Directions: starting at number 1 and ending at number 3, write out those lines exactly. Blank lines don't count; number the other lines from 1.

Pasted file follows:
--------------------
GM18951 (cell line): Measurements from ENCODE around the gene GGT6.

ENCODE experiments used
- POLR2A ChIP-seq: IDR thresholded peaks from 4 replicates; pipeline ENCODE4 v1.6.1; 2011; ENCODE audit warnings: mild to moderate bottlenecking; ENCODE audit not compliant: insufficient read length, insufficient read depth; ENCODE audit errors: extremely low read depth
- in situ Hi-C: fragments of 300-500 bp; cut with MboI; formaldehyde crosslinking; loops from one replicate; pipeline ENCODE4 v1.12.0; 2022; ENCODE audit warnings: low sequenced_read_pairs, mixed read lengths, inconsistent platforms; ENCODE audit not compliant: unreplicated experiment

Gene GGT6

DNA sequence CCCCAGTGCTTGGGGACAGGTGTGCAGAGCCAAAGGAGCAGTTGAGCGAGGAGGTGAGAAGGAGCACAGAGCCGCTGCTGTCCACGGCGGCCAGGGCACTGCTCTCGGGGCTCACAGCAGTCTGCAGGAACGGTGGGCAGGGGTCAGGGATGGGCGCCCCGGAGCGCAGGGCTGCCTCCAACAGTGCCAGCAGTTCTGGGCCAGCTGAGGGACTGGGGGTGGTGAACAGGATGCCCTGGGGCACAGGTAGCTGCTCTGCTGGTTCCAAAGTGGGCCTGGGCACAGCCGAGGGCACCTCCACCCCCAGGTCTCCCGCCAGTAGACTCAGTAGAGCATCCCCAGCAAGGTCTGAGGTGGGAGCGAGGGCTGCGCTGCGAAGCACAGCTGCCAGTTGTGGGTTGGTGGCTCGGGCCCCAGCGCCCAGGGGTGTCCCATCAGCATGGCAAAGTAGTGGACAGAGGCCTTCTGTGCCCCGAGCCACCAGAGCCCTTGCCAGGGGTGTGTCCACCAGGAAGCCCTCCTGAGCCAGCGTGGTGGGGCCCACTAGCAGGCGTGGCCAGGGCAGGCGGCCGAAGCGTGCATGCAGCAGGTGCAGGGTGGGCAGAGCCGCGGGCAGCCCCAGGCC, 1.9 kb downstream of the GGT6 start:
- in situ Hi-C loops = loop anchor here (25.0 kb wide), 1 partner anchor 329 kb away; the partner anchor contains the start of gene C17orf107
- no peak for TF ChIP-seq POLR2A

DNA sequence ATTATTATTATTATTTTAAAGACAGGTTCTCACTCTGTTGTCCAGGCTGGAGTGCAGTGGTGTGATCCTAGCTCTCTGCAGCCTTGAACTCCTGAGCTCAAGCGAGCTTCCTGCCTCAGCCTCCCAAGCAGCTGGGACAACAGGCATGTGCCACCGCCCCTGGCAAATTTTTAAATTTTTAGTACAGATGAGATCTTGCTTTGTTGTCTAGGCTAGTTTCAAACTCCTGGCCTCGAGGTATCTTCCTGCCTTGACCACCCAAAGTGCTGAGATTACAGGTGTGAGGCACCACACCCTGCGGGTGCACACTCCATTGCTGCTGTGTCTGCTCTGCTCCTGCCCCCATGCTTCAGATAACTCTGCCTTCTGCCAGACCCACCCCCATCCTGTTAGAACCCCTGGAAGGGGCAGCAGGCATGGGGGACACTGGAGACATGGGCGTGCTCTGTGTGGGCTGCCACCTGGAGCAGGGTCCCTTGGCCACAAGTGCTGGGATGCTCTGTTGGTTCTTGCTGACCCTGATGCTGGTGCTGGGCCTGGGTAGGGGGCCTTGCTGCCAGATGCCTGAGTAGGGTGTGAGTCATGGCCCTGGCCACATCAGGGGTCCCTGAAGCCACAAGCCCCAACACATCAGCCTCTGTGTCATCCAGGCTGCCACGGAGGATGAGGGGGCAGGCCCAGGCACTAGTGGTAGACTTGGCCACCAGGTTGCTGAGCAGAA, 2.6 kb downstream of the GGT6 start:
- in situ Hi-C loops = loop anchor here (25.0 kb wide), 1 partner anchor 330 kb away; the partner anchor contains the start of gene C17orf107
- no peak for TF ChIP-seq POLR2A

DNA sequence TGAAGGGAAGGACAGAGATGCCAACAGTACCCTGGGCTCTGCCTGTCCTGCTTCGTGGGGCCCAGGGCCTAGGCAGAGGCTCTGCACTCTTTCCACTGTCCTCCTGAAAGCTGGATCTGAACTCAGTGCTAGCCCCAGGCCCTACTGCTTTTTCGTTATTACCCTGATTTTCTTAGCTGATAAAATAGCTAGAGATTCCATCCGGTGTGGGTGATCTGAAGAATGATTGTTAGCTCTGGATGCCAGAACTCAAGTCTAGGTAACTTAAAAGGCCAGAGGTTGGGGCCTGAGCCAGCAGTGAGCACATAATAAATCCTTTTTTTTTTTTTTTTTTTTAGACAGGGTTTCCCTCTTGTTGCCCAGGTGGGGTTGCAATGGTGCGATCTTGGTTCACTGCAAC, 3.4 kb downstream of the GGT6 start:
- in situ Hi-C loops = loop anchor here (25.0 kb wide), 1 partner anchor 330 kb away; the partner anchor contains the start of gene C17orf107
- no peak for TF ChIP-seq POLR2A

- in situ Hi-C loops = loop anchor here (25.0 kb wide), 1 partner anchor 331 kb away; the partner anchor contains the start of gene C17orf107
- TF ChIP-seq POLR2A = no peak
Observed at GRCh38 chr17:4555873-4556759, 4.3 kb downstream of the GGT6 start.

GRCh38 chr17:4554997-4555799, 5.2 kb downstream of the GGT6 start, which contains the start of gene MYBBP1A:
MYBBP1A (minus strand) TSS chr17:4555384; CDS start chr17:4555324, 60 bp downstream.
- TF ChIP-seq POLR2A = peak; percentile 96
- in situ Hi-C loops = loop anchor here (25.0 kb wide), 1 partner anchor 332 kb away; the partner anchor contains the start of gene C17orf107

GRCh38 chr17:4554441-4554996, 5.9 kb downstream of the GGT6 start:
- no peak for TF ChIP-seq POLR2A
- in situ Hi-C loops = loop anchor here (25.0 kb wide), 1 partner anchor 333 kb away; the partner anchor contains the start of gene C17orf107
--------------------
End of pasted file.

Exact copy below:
GM18951 (cell line): Measurements from ENCODE around the gene GGT6.

ENCODE experiments used
- POLR2A ChIP-seq: IDR thresholded peaks from 4 replicates; pipeline ENCODE4 v1.6.1; 2011; ENCODE audit warnings: mild to moderate bottlenecking; ENCODE audit not compliant: insufficient read length, insufficient read depth; ENCODE audit errors: extremely low read depth